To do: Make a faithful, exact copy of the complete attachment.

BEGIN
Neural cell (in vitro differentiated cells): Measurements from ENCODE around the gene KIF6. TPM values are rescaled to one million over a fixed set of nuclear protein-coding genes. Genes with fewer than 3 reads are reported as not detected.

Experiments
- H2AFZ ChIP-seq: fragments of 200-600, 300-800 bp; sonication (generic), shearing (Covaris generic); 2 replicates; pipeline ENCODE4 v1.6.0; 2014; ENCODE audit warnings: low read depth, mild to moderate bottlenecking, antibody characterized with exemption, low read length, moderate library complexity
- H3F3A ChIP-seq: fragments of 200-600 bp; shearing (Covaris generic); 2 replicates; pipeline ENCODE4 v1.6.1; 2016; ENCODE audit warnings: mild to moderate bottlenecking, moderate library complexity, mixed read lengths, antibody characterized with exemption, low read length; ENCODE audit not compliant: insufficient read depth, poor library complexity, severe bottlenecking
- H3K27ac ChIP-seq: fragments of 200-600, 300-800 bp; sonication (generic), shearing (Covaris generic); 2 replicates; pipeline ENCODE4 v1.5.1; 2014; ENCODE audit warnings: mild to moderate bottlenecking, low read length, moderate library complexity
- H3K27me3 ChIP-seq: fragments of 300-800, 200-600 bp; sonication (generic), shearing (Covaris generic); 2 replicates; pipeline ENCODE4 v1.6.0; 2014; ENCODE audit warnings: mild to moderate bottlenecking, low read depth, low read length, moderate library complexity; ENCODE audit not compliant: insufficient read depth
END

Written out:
Neural cell (in vitro differentiated cells): Measurements from ENCODE around the gene KIF6. TPM values are rescaled to one million over a fixed set of nuclear protein-coding genes. Genes with fewer than 3 reads are reported as not detected.

Experiments
- H2AFZ ChIP-seq: fragments of 200-600, 300-800 bp; sonication (generic), shearing (Covaris generic); 2 replicates; pipeline ENCODE4 v1.6.0; 2014; ENCODE audit warnings: low read depth, mild to moderate bottlenecking, antibody characterized with exemption, low read length, moderate library complexity
- H3F3A ChIP-seq: fragments of 200-600 bp; shearing (Covaris generic); 2 replicates; pipeline ENCODE4 v1.6.1; 2016; ENCODE audit warnings: mild to moderate bottlenecking, moderate library complexity, mixed read lengths, antibody characterized with exemption, low read length; ENCODE audit not compliant: insufficient read depth, poor library complexity, severe bottlenecking
- H3K27ac ChIP-seq: fragments of 200-600, 300-800 bp; sonication (generic), shearing (Covaris generic); 2 replicates; pipeline ENCODE4 v1.5.1; 2014; ENCODE audit warnings: mild to moderate bottlenecking, low read length, moderate library complexity
- H3K27me3 ChIP-seq: fragments of 300-800, 200-600 bp; sonication (generic), shearing (Covaris generic); 2 replicates; pipeline ENCODE4 v1.6.0; 2014; ENCODE audit warnings: mild to moderate bottlenecking, low read depth, low read length, moderate library complexity; ENCODE audit not compliant: insufficient read depth